Unfortunately, courtesy of David Moyes’ superb decision-making, Nani is also set to be at Old Trafford for another four years, unless United can somehow lure a club – AC Milan, Inter Milan and Juventus have all shown interest – into taking the Portuguese off their hands.

Wingers capable of beating their man and delivering crosses are paramount to Louis Van Gaal’s football philosophy and there is, of course, the remote possibility that the new United manager might indeed be the fresh start Nani’s advocates claim he’s been desperate for over the last couple of seasons.

Nani’s talent was there for all to see during the 2010-11 season when he notched double digits in both goals and assists and was a pivotal figure as United clinched their 19th title, but the Portuguese has since failed to hit the same heights and there won’t be many tears shed if he was sold this summer.

Tom Cleverley


The growing disappointment aimed at Cleverley is heightened by the fact he arrived at Old Trafford surrounded by genuine hope and expectations after impressive spells at Watford and Wigan.

A game changing cameo against Manchester City did nothing to curb the enthusiasm surrounding him but it proved to be the falsest of false dawns, as Cleverley went from big hope of United’s midfield to pantomime villain in the space of three seasons and looks unable to cope with the pressure of playing for such a big club.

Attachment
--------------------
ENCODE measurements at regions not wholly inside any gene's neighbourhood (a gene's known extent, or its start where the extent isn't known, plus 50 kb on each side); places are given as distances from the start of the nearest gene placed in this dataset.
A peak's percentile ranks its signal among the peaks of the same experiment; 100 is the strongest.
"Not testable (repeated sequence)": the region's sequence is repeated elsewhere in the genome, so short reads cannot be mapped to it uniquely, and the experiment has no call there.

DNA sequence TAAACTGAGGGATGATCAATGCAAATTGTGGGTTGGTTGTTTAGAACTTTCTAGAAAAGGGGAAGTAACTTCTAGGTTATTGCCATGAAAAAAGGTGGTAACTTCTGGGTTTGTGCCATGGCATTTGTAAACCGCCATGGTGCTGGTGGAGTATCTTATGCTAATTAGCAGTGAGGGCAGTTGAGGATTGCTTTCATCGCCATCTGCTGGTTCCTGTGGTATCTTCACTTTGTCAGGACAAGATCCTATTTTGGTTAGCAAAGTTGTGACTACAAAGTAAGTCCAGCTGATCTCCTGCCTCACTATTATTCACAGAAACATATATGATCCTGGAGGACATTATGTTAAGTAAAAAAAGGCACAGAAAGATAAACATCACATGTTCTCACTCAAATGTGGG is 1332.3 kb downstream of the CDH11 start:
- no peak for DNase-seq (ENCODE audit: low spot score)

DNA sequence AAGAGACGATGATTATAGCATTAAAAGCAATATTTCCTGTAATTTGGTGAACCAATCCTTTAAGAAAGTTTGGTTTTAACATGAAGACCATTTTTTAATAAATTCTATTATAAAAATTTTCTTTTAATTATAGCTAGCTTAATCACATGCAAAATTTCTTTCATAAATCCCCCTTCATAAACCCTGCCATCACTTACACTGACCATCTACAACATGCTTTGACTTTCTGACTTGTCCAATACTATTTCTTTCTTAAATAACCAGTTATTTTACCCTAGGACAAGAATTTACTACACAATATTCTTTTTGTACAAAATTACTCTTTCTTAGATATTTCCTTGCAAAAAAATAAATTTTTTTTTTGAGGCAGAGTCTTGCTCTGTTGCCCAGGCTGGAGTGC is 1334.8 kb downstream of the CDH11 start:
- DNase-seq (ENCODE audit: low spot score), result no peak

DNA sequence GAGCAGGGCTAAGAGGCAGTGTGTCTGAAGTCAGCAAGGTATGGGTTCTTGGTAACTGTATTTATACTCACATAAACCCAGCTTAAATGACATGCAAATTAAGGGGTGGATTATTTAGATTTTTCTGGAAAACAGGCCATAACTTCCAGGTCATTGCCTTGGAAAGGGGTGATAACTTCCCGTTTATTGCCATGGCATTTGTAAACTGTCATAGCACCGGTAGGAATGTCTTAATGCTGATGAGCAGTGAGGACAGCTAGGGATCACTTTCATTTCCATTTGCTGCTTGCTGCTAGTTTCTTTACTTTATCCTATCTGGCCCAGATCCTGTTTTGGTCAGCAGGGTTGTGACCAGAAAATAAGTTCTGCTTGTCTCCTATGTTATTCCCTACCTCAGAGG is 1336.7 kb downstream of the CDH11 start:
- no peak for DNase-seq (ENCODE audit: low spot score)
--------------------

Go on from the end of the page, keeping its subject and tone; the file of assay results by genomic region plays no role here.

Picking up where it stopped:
The problem with the 24-year-old is that while not spectacularly bad a particular aspect of the game, he rarely excels at others. His passing is largely indifferent, his goal return almost non existent for a midfielder – five goals in 78 appearances for United pain a sorry picture – and the less said about his tackling the better.

Some have argued that Cleverley suffers from the lack of a world class midfielder alongside him, but in fact the opposite is true: had Cleverley had to contend with world class midfielders in training every day he would have either raised his game or, at the very least, he wouldn’t have found himself parachuted into the starting XI because of a lack of alternatives, rather than on merit.

Like Anderson, Cleverley is out of contract at the end of the season and, hopefully, will follow him out of the club.

Ashley Young

Throughout the 1990s, choosing the best United winger was a complicated task. These days, picking the worst is just as difficult, but Young is surely a strong candidate for the role.

Unlike Nani, Young at least occasionally looks to be interested in the cause, not as if commitment shouldn’t be the bare minimum for a professional footballer,  but that alone is not enough to justify Young’s theatrical diving antics, his shockingly poor performances and his astonishing £120,000-a-week wages.

Van Gaal loves a hardworking winger in his squad, but that role looks set to be occupied by Valencia and it’d be extremely surprising if Young was to play a major role this season but finding a club willing to take Young on their books could too difficult a task even for Van Gaal.